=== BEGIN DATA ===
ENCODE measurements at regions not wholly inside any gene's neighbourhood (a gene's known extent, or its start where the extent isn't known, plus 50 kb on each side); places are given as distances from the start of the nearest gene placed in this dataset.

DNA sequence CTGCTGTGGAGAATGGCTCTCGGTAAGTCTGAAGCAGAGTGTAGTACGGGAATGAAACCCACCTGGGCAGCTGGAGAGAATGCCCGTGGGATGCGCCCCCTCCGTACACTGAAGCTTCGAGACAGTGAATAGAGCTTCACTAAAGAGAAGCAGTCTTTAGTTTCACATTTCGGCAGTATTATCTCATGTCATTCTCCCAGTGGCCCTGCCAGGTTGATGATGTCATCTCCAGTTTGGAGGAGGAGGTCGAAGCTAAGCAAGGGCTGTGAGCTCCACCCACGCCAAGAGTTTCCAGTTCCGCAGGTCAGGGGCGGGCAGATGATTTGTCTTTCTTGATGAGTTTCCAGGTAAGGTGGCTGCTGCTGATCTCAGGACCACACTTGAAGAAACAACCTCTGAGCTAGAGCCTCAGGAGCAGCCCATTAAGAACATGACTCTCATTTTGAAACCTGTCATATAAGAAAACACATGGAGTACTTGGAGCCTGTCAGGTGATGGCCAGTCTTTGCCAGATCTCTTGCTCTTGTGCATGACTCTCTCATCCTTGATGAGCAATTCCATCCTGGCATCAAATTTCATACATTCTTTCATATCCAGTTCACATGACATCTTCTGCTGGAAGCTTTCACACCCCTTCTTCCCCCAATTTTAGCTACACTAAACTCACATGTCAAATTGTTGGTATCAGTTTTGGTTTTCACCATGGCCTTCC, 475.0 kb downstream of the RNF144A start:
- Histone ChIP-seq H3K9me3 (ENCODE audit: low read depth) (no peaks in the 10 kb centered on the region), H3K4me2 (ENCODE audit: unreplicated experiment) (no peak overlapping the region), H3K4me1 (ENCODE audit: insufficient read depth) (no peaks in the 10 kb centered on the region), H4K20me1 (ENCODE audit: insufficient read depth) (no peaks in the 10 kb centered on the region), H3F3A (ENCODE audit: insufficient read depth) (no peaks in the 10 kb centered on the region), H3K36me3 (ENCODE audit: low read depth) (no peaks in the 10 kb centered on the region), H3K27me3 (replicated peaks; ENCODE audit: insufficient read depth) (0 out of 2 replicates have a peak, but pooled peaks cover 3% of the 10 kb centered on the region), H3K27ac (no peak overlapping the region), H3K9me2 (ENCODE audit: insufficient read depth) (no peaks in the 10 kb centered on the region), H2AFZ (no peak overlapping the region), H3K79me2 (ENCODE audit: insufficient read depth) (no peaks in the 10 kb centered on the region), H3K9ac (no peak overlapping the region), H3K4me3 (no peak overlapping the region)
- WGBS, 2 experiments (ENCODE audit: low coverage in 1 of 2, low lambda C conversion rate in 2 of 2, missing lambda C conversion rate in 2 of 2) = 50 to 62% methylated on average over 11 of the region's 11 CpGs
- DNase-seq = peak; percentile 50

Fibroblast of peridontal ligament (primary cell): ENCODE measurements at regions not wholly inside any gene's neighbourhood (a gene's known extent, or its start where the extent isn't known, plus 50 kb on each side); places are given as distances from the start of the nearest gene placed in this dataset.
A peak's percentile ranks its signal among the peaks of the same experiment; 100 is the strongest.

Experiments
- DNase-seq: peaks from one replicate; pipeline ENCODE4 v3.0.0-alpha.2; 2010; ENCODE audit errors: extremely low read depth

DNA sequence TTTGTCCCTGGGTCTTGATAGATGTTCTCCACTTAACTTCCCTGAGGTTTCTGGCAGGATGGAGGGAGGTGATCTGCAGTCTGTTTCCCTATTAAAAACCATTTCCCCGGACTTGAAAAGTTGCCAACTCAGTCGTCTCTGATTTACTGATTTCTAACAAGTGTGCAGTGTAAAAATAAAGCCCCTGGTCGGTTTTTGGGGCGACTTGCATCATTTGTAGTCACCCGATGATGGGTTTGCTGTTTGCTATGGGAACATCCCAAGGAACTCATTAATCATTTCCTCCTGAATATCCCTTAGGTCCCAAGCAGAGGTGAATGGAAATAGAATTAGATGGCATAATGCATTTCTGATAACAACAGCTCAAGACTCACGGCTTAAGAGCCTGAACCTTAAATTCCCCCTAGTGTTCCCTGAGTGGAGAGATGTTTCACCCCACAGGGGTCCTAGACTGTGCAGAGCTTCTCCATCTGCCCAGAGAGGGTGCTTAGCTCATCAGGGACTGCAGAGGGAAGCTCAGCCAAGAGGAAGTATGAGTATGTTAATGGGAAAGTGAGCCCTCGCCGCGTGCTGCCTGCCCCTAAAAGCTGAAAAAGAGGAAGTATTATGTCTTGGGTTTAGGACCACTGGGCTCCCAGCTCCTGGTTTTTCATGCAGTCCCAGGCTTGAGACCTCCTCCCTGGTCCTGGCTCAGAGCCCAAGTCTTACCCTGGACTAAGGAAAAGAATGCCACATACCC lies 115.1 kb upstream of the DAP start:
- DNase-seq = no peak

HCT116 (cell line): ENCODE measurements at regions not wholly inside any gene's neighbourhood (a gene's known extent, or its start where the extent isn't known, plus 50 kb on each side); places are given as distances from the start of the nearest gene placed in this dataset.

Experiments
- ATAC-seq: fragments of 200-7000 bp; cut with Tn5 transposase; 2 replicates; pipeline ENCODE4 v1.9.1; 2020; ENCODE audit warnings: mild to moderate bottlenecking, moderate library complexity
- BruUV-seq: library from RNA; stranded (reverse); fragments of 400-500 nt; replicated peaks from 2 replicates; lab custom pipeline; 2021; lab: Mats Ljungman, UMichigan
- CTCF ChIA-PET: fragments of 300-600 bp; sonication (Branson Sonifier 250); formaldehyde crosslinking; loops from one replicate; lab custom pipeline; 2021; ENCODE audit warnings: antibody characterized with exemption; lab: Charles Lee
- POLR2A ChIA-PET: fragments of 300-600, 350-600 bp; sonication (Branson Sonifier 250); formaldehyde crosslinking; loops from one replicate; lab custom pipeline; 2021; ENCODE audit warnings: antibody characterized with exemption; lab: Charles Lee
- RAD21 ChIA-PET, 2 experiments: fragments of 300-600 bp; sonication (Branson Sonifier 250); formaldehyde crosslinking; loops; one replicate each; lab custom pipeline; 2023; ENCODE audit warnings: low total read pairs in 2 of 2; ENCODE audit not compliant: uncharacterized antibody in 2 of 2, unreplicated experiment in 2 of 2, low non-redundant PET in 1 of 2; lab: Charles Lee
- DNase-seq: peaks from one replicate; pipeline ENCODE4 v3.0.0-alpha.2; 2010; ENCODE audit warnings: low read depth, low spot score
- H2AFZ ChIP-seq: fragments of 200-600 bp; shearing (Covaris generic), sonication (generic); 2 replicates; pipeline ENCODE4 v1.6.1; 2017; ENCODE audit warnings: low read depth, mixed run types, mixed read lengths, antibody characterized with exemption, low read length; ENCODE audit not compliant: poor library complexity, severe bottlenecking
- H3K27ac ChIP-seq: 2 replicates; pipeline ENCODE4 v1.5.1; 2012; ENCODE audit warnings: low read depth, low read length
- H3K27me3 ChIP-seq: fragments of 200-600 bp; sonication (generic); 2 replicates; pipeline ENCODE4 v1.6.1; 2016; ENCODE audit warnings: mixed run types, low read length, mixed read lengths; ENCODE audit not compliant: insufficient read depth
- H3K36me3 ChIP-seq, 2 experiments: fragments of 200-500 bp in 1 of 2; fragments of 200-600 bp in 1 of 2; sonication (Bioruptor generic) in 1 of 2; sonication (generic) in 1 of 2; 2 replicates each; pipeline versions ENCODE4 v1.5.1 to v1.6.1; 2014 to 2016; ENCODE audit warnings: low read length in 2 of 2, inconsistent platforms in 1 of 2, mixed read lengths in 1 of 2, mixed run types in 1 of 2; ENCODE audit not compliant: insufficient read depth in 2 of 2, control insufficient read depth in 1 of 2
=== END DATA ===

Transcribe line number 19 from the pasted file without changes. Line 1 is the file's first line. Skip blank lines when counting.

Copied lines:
- DNase-seq: peaks from one replicate; pipeline ENCODE4 v3.0.0-alpha.2; 2010; ENCODE audit warnings: low read depth, low spot score